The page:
This is the CfP for the special issue in New Media & Society I guest-edit together with Christian Katzenbach: “We are on a mission”. Exploring the role of future imaginaries in the making and governing of digital technology. All relevant information can be found here:

cfpWe’re already looking forward to your submissions!

internet governance as joint effort

Out now: my article “Internet governance as joint effort: (Re)ordering search engines at the intersection of global and local cultures” has just been published by New Media & Society. Or at least in its online first version! I’m very happy about it!! & welcome every feedback or commentary. Here’s the preprint version, if you don’t have access to the journal (or you just send me an email for the original version). yipiiiiehhhh :)

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STS graz & SOTQ reader

This week I spent two sunny days in Graz to attend the STS conference “Critical Issues in Science and Technology Studies”. Doris Allhutter and I organized a panel on the “politics of ICTs”, which turned out to be really interesting! Great presentations, great topics, great participants. Also, we discovered quite a number of overlapping issues and shared interests, which is not always the case with regard to conference panels. I particularly liked the presentations on the material/ technological dimension of ideology and gender relations, sociotechnical/ digital work practices and cultural specificities, and questions on power relations in design practices of ICTs. Anne Dippel struggling with computer problems while talking about bugs in the CERN software and how they affect physicists’ work practices was just one highlight of our panel 😉 I still hope Doris and I will manage to put together a special issue on the fascinating co-emergence of social and digital cultures.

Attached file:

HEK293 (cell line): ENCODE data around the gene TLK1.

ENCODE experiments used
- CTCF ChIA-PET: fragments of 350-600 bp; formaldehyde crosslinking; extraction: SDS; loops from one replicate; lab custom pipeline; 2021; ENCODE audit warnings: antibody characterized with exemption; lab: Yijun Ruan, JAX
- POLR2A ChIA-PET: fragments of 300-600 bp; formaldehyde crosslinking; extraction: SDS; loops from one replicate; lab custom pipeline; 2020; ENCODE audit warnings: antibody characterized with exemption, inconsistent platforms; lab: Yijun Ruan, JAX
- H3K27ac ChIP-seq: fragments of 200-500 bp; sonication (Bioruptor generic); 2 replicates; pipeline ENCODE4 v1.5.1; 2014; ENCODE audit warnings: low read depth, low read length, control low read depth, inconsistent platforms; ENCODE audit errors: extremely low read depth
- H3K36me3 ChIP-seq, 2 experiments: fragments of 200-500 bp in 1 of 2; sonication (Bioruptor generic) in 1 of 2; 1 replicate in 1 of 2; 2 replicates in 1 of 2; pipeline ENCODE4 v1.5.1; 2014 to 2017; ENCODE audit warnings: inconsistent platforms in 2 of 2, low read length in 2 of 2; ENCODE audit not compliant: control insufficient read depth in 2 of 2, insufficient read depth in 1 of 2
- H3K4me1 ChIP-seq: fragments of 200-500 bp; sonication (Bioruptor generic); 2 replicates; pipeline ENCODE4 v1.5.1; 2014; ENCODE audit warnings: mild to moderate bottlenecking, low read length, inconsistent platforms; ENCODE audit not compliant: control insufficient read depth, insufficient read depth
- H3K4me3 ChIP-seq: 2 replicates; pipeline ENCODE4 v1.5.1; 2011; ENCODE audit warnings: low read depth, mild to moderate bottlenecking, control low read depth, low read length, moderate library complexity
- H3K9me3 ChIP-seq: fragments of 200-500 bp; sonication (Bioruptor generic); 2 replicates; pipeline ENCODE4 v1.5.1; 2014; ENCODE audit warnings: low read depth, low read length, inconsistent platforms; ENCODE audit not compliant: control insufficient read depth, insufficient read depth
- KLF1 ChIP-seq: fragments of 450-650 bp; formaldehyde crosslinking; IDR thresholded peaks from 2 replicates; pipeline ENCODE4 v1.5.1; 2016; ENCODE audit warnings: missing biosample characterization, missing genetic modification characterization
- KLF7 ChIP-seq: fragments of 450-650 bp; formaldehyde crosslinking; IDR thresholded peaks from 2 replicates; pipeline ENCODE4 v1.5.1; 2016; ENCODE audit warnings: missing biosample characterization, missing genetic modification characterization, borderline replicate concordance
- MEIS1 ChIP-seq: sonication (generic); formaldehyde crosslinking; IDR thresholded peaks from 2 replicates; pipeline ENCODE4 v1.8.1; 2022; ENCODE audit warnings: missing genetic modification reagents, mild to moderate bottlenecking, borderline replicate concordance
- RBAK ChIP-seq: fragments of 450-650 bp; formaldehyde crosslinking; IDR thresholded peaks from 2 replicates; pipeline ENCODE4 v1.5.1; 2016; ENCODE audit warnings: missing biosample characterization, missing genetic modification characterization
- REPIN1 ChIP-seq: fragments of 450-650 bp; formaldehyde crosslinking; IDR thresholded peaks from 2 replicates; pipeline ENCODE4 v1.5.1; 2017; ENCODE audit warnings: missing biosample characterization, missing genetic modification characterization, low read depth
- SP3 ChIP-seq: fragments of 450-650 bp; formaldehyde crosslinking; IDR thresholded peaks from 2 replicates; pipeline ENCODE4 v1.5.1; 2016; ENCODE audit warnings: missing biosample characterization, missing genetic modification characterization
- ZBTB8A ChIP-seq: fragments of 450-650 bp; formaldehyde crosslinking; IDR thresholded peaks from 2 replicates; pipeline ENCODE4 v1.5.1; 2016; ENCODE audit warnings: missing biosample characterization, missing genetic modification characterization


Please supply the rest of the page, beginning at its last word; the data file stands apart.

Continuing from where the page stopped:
The second highlight of the week was the arrival of the Society of the Query Reader (eds René König & Miriam Rasch; Institute of Network Cultures (INC) reader #9). It’s great to see my contribution on big search and its alternatives in such a nicely designed book. Didn’t the conference designers even get an award for the beautiful flyers, badges and stuff? Anyway, the reader is a wonderful compilation of essays on corporate search engines and alternative styles of search. If interested, you can order or download the book for free (!) more information here..